One of my biggest fears is losing all control and having the inability to dictate what my near or far future will look like. Death of Me is a film that exploits that very fear in a terrifying way. At nearly every turn, Christine is being told by everyone around her that her experiences are delusions. In turn, she begins to doubt her own sanity and the cycle repeats and only gets worse as the film progresses. Neil also experiences the strange effect and wants answers just as much as Christine, but the bulk of bad luck tends to land for her more often. Maggie Q completely inhabits her character in such a way that you never question her grief. Her emotional state exists somewhere in between high frustration and panic. To keep that up throughout 90 percent of the shoot must have been exhausting, but Q pulls it off with such authenticity and it services the film’s tension greatly. Hemsworth is no slouch either and is able to keep up with Q’s high-strung performance. Neil has a very earnest quality about him, so it’s heartbreaking to watch him try to pick up the pieces and console the inconsolable Christine. These are the kinds of performances that lend more credibility to the horror genre and I hope this standard of professionalism becomes more common.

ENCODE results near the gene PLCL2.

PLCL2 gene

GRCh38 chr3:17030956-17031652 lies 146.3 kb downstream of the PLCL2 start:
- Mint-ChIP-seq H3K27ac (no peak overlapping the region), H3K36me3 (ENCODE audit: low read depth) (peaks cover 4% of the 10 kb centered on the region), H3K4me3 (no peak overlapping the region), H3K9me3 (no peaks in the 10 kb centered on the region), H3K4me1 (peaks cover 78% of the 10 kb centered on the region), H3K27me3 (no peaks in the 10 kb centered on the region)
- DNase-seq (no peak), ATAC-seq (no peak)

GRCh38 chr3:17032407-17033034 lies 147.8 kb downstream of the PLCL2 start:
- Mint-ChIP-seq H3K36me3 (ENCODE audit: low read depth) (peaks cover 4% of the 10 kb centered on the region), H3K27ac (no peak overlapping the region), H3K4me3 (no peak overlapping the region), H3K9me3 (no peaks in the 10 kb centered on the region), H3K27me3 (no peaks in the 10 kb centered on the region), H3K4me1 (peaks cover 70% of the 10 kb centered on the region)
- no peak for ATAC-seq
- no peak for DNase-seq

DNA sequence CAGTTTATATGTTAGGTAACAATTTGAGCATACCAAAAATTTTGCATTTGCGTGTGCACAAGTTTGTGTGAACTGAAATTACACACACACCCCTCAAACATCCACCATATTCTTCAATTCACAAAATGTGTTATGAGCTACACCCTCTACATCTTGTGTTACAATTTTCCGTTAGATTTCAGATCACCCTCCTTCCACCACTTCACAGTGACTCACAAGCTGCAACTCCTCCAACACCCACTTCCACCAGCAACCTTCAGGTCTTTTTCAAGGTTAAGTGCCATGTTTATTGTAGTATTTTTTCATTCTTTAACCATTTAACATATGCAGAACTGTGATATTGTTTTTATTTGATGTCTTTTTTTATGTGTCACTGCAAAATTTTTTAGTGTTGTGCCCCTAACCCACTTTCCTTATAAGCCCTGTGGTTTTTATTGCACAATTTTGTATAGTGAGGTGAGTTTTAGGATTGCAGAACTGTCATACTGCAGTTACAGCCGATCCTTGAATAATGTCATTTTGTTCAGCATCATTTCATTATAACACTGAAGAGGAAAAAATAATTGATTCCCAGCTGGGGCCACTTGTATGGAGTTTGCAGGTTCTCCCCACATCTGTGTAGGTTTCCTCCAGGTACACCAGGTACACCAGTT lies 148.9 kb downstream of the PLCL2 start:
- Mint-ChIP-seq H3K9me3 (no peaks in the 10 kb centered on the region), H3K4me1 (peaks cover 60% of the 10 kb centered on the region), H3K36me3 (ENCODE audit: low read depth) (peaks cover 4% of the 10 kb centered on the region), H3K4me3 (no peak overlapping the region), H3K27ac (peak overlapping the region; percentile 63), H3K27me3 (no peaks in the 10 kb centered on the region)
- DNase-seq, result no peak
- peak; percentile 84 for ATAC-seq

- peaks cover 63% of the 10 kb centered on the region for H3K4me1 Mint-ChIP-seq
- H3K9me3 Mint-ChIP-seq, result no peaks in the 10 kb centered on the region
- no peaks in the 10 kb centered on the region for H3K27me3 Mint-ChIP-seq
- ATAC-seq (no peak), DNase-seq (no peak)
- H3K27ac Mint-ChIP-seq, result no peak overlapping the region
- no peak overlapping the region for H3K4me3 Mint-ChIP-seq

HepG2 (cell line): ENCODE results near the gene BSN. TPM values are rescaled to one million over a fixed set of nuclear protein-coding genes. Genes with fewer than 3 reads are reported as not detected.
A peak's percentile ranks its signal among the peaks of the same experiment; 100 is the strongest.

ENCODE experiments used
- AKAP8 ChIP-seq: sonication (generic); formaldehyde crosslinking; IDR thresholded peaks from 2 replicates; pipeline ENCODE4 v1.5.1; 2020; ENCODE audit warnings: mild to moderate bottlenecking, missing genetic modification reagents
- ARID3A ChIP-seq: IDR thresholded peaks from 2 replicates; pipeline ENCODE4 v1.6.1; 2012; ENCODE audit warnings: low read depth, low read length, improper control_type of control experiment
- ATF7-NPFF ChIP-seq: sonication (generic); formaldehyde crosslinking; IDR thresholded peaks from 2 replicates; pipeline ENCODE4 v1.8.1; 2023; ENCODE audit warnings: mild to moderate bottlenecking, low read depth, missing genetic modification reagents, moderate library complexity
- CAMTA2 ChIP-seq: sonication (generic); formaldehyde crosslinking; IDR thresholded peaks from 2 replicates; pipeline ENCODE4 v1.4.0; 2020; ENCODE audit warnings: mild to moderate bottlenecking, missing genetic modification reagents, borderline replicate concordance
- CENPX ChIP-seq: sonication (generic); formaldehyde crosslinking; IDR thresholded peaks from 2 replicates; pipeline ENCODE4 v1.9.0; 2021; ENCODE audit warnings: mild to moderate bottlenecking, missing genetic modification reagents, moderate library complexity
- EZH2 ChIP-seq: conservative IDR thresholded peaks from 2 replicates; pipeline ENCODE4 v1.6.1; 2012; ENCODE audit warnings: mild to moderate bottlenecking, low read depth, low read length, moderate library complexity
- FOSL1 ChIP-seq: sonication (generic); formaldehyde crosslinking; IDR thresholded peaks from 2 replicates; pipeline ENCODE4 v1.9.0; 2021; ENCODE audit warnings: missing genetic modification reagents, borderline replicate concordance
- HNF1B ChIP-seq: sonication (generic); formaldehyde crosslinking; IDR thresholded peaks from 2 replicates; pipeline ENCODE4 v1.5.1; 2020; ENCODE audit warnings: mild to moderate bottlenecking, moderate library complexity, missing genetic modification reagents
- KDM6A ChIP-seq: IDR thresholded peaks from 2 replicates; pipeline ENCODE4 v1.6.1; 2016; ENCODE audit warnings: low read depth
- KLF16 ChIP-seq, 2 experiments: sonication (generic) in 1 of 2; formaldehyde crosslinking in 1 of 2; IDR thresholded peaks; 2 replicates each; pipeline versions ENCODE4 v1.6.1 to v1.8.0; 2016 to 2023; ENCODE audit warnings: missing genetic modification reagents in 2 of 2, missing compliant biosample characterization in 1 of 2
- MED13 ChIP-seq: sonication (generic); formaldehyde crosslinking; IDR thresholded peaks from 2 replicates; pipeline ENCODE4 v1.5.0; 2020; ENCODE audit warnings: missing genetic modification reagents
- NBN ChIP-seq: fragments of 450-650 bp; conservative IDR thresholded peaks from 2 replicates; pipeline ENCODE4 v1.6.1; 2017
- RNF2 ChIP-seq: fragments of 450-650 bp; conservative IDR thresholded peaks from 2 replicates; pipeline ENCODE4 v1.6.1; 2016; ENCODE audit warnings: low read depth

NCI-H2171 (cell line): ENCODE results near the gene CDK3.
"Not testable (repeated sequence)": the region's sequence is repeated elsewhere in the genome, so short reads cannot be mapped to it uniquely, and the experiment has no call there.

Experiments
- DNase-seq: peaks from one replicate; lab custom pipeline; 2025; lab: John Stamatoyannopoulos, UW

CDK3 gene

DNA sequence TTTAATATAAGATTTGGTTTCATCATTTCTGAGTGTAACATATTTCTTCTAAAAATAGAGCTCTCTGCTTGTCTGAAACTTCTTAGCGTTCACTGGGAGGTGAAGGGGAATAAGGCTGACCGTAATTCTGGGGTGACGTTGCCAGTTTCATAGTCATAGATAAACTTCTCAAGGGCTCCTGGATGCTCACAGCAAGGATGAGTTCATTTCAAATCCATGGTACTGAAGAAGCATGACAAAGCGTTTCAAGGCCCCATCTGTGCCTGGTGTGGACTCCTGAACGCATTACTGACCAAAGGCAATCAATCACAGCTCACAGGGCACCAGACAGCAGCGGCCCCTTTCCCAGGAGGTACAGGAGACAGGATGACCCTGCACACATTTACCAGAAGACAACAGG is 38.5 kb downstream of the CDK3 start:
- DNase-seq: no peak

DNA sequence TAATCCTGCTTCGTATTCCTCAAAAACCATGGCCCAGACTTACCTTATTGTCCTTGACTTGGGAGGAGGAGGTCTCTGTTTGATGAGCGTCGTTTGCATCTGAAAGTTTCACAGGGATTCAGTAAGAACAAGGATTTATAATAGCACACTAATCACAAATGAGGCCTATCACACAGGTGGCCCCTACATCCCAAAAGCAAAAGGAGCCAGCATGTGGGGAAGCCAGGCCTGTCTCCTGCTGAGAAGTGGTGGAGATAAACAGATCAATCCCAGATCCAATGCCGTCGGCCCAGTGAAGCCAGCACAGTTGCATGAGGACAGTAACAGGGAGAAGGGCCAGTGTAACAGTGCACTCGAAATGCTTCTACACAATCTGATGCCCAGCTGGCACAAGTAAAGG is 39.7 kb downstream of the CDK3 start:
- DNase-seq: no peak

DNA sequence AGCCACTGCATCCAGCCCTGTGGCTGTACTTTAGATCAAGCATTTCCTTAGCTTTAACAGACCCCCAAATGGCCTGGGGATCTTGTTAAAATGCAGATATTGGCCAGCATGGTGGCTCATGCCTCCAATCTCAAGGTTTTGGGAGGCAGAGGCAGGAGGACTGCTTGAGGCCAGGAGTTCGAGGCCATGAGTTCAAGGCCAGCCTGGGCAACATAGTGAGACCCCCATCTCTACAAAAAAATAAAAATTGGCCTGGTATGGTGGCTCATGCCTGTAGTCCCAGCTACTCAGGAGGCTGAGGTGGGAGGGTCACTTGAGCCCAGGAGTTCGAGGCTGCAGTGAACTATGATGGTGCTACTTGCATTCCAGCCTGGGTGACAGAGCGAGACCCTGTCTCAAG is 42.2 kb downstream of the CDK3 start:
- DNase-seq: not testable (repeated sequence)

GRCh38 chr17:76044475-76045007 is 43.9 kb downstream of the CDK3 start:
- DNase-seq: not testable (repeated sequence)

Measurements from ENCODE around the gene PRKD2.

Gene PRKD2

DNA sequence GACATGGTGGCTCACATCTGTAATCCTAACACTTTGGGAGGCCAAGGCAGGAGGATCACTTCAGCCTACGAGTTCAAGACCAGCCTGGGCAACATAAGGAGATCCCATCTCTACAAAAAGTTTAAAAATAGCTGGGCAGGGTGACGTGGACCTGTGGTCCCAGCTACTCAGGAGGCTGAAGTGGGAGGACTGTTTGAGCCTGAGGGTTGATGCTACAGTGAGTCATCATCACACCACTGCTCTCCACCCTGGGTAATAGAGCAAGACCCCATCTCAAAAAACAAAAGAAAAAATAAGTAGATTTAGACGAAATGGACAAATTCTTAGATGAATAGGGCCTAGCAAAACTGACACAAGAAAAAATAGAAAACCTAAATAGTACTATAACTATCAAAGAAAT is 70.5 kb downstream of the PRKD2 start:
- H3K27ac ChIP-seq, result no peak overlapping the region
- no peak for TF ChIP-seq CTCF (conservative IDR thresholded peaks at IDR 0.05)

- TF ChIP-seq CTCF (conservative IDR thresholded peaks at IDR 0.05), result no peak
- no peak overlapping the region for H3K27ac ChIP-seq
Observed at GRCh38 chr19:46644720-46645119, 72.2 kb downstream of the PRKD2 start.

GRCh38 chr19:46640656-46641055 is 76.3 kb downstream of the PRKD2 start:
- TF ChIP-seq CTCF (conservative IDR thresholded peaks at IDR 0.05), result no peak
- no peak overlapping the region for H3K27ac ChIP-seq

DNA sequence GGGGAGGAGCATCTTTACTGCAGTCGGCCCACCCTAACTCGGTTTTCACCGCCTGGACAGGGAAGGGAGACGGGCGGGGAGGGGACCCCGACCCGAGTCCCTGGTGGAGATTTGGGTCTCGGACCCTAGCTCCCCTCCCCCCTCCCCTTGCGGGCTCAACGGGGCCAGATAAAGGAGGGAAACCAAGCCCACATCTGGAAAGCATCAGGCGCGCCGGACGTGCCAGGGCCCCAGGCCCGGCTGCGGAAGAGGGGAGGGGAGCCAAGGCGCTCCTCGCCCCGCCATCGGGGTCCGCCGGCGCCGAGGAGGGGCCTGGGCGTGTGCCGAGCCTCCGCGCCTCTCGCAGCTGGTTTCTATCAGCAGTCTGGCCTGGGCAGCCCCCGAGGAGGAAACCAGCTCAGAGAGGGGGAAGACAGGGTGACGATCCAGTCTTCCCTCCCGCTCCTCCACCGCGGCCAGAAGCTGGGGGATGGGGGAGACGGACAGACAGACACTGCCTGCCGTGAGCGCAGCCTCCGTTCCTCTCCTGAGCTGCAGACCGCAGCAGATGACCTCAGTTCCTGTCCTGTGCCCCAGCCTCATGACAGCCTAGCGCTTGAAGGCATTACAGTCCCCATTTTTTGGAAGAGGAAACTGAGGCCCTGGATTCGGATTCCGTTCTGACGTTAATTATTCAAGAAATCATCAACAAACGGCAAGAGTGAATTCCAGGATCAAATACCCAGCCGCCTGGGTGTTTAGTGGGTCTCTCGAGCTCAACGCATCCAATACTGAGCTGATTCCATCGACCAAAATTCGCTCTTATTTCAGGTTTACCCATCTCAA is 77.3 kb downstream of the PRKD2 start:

If I were to look at all the horror films I scored low, I guarantee you that most of them had poorly written characters or contained unconvincing performances. I’m much more likely to forgive bad effects, plot holes, an inconsistent tone, or even a loose narrative structure. Not to say those things don’t matter, because they absolutely do, but when you have fully realized characters who consist of more than a one-dimensional sketch, the outside forces and events surrounding them matter more. Christine and Neil have the kind of chemistry that hints at many years of companionship. They aren’t in a constant state of adoration of each other, but clearly have each other’s respect and both leap to one another when there could be possible danger. It feels real, and on top that they are both likeable in a very normal, non-manipulative way. The film doesn’t try to force you to like them. Rather, you like them because of how they interact with each other and how they interact with situations. When tensions are at their highest, you genuinely care about what might happen to them.